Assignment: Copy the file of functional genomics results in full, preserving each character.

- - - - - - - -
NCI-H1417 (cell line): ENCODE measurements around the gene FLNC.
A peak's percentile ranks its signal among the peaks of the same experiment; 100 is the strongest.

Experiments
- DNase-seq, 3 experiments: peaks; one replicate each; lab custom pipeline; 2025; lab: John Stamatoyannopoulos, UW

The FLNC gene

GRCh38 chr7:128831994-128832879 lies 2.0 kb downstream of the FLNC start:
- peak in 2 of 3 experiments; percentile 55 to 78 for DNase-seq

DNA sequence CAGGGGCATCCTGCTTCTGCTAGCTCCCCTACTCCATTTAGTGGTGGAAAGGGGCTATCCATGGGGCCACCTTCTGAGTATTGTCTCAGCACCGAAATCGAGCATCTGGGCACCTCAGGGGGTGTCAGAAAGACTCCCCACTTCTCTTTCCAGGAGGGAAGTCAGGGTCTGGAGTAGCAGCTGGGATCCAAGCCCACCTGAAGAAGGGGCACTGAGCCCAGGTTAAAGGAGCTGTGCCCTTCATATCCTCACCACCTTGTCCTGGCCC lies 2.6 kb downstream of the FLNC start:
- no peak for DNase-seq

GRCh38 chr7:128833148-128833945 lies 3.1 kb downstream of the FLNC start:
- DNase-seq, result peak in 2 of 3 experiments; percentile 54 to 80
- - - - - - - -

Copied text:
NCI-H1417 (cell line): ENCODE measurements around the gene FLNC.
A peak's percentile ranks its signal among the peaks of the same experiment; 100 is the strongest.

Experiments
- DNase-seq, 3 experiments: peaks; one replicate each; lab custom pipeline; 2025; lab: John Stamatoyannopoulos, UW

The FLNC gene

GRCh38 chr7:128831994-128832879 lies 2.0 kb downstream of the FLNC start:
- peak in 2 of 3 experiments; percentile 55 to 78 for DNase-seq

DNA sequence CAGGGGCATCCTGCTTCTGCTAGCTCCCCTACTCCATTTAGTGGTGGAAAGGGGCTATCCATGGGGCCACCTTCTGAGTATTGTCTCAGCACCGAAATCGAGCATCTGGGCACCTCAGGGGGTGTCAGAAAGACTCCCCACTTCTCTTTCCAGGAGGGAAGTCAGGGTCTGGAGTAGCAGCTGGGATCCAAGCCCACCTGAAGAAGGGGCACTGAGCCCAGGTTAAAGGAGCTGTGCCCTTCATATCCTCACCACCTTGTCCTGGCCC lies 2.6 kb downstream of the FLNC start:
- no peak for DNase-seq

GRCh38 chr7:128833148-128833945 lies 3.1 kb downstream of the FLNC start:
- DNase-seq, result peak in 2 of 3 experiments; percentile 54 to 80